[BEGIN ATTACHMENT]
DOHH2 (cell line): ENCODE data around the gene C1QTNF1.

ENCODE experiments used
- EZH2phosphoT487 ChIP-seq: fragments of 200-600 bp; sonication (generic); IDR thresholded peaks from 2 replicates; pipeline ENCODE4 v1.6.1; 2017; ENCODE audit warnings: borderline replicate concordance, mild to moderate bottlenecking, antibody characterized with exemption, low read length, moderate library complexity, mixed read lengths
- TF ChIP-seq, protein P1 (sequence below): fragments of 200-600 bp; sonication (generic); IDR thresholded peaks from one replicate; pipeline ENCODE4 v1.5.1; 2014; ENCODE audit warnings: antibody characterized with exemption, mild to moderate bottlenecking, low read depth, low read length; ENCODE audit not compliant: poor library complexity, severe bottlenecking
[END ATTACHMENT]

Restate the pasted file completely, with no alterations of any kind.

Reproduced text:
DOHH2 (cell line): ENCODE data around the gene C1QTNF1.

ENCODE experiments used
- EZH2phosphoT487 ChIP-seq: fragments of 200-600 bp; sonication (generic); IDR thresholded peaks from 2 replicates; pipeline ENCODE4 v1.6.1; 2017; ENCODE audit warnings: borderline replicate concordance, mild to moderate bottlenecking, antibody characterized with exemption, low read length, moderate library complexity, mixed read lengths
- TF ChIP-seq, protein P1 (sequence below): fragments of 200-600 bp; sonication (generic); IDR thresholded peaks from one replicate; pipeline ENCODE4 v1.5.1; 2014; ENCODE audit warnings: antibody characterized with exemption, mild to moderate bottlenecking, low read depth, low read length; ENCODE audit not compliant: poor library complexity, severe bottlenecking